Tuesday, April 22, 2008

A bigger nation isn't always better

For thousands of years, historians and strategists have known that small but well-organized units of power can wield an influence out of all proportion to their actual size.

The perimeter walls of classical Athens were no measure at all of the extraordinary extent of the Greek presence, which ranged from Sicily to Egypt and northwards into the Black Sea. Many centuries later, Portugal, the Netherlands and Britain were geographical pygmies in terms of domestic acreage, though that did not stop them from placing their footprints on much of the rest of the globe from 1500 to 1900.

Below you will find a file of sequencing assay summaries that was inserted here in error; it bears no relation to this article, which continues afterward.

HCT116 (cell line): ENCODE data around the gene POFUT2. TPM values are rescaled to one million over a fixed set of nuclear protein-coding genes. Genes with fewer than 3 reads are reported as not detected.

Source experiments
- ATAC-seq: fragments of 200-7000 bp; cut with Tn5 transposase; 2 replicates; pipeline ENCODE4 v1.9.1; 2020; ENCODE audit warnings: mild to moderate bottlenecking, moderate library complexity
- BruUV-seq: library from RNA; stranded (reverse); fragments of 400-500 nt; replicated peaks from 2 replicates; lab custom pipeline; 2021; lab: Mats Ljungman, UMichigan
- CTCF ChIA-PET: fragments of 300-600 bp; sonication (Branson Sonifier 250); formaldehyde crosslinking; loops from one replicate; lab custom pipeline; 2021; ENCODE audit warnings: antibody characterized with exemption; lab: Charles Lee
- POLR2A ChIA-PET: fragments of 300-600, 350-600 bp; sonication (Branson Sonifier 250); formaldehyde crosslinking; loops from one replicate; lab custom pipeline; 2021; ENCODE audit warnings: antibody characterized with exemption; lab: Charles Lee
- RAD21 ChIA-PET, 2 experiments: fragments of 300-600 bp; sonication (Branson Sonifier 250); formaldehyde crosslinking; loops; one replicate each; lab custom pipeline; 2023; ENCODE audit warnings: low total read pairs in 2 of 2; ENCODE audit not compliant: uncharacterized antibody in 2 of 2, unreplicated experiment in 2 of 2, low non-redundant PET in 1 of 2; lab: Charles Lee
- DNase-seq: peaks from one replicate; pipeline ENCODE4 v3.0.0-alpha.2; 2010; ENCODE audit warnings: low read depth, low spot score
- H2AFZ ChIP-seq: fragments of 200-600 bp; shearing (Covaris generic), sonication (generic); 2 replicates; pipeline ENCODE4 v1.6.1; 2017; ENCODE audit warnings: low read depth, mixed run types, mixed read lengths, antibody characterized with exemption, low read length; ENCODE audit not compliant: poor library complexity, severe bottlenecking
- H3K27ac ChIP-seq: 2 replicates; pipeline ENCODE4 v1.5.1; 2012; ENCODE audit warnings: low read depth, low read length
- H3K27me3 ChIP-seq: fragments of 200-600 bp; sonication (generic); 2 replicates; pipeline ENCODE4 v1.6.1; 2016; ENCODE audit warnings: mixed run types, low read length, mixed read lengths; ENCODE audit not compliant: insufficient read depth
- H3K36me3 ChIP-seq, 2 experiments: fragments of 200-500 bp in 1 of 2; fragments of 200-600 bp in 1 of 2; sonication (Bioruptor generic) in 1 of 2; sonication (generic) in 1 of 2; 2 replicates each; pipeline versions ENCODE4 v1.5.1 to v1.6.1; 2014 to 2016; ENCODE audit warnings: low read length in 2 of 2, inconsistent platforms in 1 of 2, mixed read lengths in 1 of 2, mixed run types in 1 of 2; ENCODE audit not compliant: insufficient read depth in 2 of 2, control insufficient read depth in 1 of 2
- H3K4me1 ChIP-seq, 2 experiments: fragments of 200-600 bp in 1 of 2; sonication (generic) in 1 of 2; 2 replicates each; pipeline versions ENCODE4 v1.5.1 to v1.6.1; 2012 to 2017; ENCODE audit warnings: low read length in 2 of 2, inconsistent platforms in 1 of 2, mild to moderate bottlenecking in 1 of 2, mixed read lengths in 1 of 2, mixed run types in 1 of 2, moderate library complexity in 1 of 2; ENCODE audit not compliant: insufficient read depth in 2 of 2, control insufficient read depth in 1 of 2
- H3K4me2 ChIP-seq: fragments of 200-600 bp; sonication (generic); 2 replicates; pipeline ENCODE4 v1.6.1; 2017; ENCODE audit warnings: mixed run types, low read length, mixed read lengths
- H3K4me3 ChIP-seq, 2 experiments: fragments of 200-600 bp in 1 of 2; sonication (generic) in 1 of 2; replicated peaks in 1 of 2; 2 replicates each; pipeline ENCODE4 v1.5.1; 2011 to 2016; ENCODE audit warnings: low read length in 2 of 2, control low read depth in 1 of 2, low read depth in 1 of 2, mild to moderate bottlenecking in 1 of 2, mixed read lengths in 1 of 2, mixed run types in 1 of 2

In today's world, Singapore, Hong Kong and Dubai punch well above their weight, again for historical and geopolitical reasons.

But if small does not predestine insignificant, perhaps larger doesn't always mean greater.

A bigger nation isn't always better

NVDL: In the coming years what will be crucial is a sort of power-to-weight ratio (specifically it is population size relative to arable land under cultivationg) in countries. To the extent that a country is smaller, has enough land for food, but not huge distances of wasteland that must be covered to get anywhere, countries will thrive that are smaller. But smaller countries that are overpopulated will also suffer a great deal when importing food becomes first probibitively expensive, and then no longer possible. New Zealand looks like quite a good deal.

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